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> I'm a new tech writer and I want to install UNIX on my PC at home to learn
> the operating system.
It is possible to learn Unix from the online manuals. I did, but that was
20 years ago and quite painful.
Read some books. I believe our list managers have written an introduction.
I haven't read it. Mayhap others here can comment. If you're a programmer,
Kernighan and Pike "The Unix Programming Environment" is essential. Anything
from O'Reilly is usually good, especially for Unix. They started as a tiny
publisher, specializing in Unix books.
See also www.linuxdoc.org
> Which UNIX os would you suggest I install? (It looks like Linux might be a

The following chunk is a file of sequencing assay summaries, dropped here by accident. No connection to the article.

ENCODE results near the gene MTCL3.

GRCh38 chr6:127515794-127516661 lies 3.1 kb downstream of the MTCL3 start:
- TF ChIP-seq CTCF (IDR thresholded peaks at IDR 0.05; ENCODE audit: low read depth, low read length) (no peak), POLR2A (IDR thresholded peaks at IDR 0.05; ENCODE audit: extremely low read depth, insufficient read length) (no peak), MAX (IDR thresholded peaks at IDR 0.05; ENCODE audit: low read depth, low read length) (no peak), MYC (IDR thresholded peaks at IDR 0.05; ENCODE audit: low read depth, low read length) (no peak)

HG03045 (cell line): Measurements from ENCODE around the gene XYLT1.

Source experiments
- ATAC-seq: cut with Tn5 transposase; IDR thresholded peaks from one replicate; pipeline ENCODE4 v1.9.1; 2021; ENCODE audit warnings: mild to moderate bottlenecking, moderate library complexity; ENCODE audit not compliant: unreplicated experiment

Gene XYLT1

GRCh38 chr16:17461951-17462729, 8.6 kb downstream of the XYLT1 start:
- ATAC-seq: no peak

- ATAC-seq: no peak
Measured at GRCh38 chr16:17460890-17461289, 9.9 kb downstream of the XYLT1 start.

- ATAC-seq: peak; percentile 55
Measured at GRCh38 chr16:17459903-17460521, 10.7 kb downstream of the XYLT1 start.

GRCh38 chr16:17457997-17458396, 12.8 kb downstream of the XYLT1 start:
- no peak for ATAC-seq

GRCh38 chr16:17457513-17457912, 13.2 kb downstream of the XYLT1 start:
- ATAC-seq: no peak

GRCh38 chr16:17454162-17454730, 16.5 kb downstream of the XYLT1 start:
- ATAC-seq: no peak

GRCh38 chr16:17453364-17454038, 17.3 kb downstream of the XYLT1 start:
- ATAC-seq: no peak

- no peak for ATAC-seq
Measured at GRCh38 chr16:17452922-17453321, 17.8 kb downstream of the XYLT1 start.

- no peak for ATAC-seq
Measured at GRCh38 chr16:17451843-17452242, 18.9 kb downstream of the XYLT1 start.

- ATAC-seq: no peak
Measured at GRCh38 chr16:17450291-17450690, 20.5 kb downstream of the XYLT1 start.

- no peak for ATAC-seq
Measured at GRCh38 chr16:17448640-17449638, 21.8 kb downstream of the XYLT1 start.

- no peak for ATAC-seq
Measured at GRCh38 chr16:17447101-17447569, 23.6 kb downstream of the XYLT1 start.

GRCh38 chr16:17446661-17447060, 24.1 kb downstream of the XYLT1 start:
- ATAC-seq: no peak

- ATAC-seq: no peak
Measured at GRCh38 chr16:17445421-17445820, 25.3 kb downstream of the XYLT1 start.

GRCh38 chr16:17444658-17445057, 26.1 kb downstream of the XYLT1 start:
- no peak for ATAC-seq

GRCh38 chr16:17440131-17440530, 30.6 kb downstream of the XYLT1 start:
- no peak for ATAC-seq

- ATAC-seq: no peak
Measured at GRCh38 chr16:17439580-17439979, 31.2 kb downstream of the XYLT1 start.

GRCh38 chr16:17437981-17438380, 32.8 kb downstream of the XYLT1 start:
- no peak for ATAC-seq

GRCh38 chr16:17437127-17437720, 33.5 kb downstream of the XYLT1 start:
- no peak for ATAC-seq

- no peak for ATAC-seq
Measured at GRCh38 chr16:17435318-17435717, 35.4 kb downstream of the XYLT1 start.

> good choice.)
I'd go wth Linux. I've used Redhat, Mandrake and SuSE recently. None of the
installs is fatally difficult, though all of them get painfully complex if
you try to choose packages yourself and then don't recognise most of the
things on the list. Beginners should just take a standard install. I'd say
Mandrake has a small edge.
Any of the various BSD derivatives might be an alternative.
www.freebsd.org, www.netbsd.org, www,openbsd.org
> I would like to run both UNIX and Windows 98 on my computer,
> if possible.
Should be no problem. The machine I'm on now runs both happliy.
The one command you have to know is "man" to get the online manuals.
man ls prints page for the 'ls' command
man 1 intro prints intro to section 1, user commands
man -k text names of all commands with "text" in their one-line
Setions are 1, user commands, 2 system calls, 3 programming libraries,
4, 5, 6, 7 (in some order I forget), games, file formats, devices
and macro packages (e.g. for text formatting). 8 is admin commands.
Not all Linux or *BSD commands have man pages. Sometimes you have to
use the GNU project's info tool instead.